- Beijing is seeking cooperation with neighbours amid fears of a potential resurgence of terrorism in Afghanistan as the US pulls out troops
- China is concerned instability could threaten its belt and road infrastructure projects in the region and that it may spill over into Xinjiang
China has sought to step up cooperation with Central Asian nations on security, amid concerns in Beijing over a potential resurgence of terrorism in neighbouring
as the US withdraws its troops from the country.
Beijing fears it could pose a threat to its
infrastructure projects in the region, and that instability in Afghanistan could give ground to Islamic fundamentalism that would spill over into China’s predominantly Muslim
that borders the country.
on Wednesday, Chinese Foreign Minister Wang Yi said they should work together to crack down on terrorist forces and prevent transnational crime to create a “safe Silk Road”.
“We should resolutely crack down on the ‘three evil forces’ [of extremism, terrorism and separatism] including the East Turkestan Islamic Movement,” Wang told the foreign ministers of Kazakhstan, Kyrgyzstan, Tajikistan, Turkmenistan and Uzbekistan in the Chinese city of Xian, in Shaanxi. Beijing has blamed ETIM for violence in
“We should cooperate to prevent transnational organised crime, on drugs control, network security, managing non-governmental organisations, the security of large-scale activities and projects, and to safeguard our institutions, personnel and facilities to create a safe Silk Road,” Wang said.
Foreign Minister Wang Yi meets his Central Asian counterparts in Xian on Wednesday. Photo: Xinhua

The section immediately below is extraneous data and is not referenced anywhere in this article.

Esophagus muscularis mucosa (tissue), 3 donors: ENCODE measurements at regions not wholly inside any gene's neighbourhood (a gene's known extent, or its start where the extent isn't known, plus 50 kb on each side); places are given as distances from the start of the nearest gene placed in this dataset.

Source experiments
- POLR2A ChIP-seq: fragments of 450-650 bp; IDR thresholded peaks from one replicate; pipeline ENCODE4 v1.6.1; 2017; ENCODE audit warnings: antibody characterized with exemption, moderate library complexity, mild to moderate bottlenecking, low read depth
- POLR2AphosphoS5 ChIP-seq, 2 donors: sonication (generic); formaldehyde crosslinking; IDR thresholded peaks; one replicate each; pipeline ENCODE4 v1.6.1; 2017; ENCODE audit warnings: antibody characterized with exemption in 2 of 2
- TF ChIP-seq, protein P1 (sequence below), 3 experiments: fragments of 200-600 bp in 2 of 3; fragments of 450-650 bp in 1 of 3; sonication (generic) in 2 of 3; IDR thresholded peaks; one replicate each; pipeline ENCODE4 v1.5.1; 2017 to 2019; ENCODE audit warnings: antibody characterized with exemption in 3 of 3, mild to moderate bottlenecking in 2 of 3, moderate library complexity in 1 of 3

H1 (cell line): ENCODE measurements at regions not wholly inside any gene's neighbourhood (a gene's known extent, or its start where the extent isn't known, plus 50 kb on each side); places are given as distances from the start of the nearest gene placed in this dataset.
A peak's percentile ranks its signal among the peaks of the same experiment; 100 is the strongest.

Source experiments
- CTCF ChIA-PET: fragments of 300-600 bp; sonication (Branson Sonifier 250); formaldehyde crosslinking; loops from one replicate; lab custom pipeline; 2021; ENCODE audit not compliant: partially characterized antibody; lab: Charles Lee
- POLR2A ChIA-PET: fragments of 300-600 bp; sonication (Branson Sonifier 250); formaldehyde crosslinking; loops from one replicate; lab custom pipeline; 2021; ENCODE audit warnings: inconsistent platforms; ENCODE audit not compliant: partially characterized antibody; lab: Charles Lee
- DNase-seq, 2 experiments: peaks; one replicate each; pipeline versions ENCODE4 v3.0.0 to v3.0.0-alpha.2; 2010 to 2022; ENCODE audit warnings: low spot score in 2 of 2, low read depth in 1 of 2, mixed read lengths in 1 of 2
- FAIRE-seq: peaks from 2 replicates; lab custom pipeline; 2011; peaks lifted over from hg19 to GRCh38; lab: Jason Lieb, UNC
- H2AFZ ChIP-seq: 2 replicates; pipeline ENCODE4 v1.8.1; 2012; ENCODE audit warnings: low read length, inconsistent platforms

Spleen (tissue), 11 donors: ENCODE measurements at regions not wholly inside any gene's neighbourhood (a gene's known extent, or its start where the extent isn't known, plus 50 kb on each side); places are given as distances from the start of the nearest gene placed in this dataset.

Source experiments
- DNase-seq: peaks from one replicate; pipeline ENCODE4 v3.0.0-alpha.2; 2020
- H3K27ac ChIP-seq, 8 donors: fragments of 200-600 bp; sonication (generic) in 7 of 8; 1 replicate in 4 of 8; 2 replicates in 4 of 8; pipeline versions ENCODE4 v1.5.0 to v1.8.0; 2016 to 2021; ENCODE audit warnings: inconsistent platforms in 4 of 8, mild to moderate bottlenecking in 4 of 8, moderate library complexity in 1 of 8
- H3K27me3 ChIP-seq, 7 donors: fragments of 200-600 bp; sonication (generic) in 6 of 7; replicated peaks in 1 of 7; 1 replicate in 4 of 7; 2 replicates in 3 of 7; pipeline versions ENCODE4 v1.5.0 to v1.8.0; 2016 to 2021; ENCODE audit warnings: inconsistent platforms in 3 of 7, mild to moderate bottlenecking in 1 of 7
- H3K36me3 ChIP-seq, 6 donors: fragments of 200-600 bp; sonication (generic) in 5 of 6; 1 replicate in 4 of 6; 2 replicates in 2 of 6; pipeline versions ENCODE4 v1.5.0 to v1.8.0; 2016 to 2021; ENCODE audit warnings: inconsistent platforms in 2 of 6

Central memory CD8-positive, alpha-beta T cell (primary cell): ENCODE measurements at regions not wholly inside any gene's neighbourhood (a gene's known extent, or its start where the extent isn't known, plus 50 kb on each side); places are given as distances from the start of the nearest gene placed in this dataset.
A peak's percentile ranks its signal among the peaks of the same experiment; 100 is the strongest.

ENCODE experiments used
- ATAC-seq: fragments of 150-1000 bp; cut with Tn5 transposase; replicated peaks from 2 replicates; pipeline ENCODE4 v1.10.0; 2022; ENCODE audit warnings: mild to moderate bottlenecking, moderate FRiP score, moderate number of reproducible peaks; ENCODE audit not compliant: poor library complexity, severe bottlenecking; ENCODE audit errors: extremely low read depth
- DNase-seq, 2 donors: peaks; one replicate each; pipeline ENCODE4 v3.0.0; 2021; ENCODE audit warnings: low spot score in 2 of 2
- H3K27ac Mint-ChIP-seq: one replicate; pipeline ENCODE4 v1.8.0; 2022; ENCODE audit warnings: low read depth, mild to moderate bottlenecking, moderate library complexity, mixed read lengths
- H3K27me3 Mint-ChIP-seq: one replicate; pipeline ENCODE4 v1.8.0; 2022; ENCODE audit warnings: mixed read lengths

He was referring to Beijing’s controversial belt and road strategy, known as the “new Silk Road” – a vast global infrastructure development plan that aims to boost China’s trade links across Asia, Africa, Europe and beyond.
Two of the belt and road network’s key “economic corridors” – which include special economic zones, energy and transport infrastructure – pass through central and southern Asia. The corridor through Pakistan is strategically important for China to provide an alternative route for oil and gas coming from the Middle East, rather than going via the Strait of Malacca.
In Central Asia, Chinese companies invested nearly US$50 billion in Kazakhstan, Kyrgyzstan, Tajikistan and Uzbekistan between 2005 and 2020, including on belt and road projects, according to the China Global Investment Tracker of the American Enterprise Institute, a Washington-based think tank.
Wang also said foreign troops should be pulled out of Afghanistan in an orderly and responsible manner, without mentioning the United States, which aims to have its remaining 2,500 to 3,500 troops out of the country by September after two decades of deployment there